Many people are completely intimidated by the concept of going green. It really feels like if you don’t start using a rain barrel, install solar panels on your roof, eat, drink and breathe 1000% organic, and compost every living thing under the sun, you’re a failure. But I’m here to tell you that simply isn’t true! There are tons of ways to be green simply and cheaply – and I know because as a young mom, I’m forever on a tight budget. So read on to find out my simple ways to go green, room by room.
Now we’re on to another space that you may or may not have in your home — an office, library/study, or craft/hobby room. To be honest, I never thought these types of rooms were very necessary until I became a parent. Now, I totally see why there are kids’ playrooms and then adult spaces with lockable doors. That isn’t to say I don’t love spending time with my son, but sometimes Mama just needs to get away and have a space to herself without having to worry about grubby hands or potential breakage of items or cleaning every minute piece of whatever up because you don’t want to find it in someone’s diaper the next day.
However, because this kind of room is often a luxury, they need to serve multiple purposes — may it be a work-at-home office and guest room, a shared office space with another person, or a hideaway from the rest of the house where you can pursue your hobbies with zest while keeping it neat and organized, this kind of space is especially prone to being an energy suck on you and your wallet. But we’re going to fix that.
When it comes to making a work/play space for yourself, you should make sure the space works best for you, your family and your home. The best ways to do this is through conservation of space, conservation of energy, and conservation of materials.
Conservation of Space
There is nothing less green than dedicating a huge part of your square footage to a room you may only be in a few hours a week, and otherwise leaving as an empty tomb. The resources that go into building, decorating, and maintaining such a space can leave a pretty hefty carbon footprint, so think long and hard about how much space you really need to get organized and efficient.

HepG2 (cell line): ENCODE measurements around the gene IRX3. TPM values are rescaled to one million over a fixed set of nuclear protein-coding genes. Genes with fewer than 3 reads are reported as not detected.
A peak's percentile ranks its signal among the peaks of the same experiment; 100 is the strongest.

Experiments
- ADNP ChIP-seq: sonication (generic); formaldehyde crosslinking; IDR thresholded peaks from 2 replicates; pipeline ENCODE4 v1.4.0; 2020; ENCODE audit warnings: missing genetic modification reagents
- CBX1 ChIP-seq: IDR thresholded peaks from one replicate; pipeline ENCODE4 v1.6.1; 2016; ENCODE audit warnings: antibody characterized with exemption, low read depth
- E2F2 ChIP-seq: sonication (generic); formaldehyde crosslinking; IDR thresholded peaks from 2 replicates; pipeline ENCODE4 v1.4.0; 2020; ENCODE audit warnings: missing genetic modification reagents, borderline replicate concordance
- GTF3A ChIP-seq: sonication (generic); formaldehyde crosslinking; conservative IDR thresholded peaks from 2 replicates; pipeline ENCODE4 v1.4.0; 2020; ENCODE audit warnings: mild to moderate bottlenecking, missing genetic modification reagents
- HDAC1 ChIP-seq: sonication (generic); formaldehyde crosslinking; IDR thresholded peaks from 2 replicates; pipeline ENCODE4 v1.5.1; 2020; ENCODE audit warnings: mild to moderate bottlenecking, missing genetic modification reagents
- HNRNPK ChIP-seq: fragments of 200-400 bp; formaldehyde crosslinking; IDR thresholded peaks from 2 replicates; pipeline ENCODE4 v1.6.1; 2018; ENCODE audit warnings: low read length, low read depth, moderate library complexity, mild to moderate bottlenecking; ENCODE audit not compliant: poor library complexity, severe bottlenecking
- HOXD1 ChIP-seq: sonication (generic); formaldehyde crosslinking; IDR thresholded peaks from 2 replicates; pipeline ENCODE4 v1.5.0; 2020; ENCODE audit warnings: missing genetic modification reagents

Perhaps instead of overtaking the guest bedroom your in-laws only occupy once a year, you could convert a large linen closet or other nook into a small, yet efficient space to suit your needs. Or you can split the space to fit both a workstation and sleeping arrangements comfortably without feeling like your guests will be answering faxes at 3 AM or that your office materials clutter an otherwise pristine guest space.
Part of being green is learning to use only what you need, and space can certainly be condensed without losing functionality. My future craft/office space will have to share with the laundry needs, and I’m okay with that because it guarantees I’ll be best using the space for my family’s needs.
Conservation of Energy
The thing with home offices is that they very easily and quickly become energy sucks. If you have a computer, printer/scanner, fax machine/phone line, charger cables, desk lamps and so on … that’s a lot of energy. And I’m guessing even the most diligent work-at-home person doesn’t spend ALL of their time in their home office.
So here’s a quick tip: when you’re setting up all of those electronics, plug them into a surge protector. This will protect your items from shorting should an electrical surge suddenly course through your wiring. And the best part? When you’re not using all those electronics you can turn the surge protector off, thereby cutting down on vampire energy, lowering your utility bills and your carbon footprint at the same time.
Conservation of Materials
As you can see in the photo above, not every office has to consist of a desk, filing cabinet, shelves, and a rolling ergonomic chair. When putting together your work/play space, look around for what you already have in your home and try putting it to good use, even if it’s not the initial intended one.
I’ve seen glass jars left from things like jelly, pasta sauce, and pickles used as organizers for pens, paper clips, and rubber bands. If your office space is close to your kitchen or dining room, just pull up a chair from your table instead of buying a new one. Use left overs of paint colors from other rooms to delineate your space from say, the hallway or the sleeping areas you might be sharing with.
Take a look around your house with a critical eye and put some of those otherwise decorative features to work for you. Because there’s nothing greener (environmentally or financially) than using what you’ve already got.
How about your office solutions? Anyone converted a closet, or found the perfect balance between work space and guest space? Let us know in the comments, and stick around for the next installment where we’ll tackle laundry and mud rooms.
Photo: Kelly Sue
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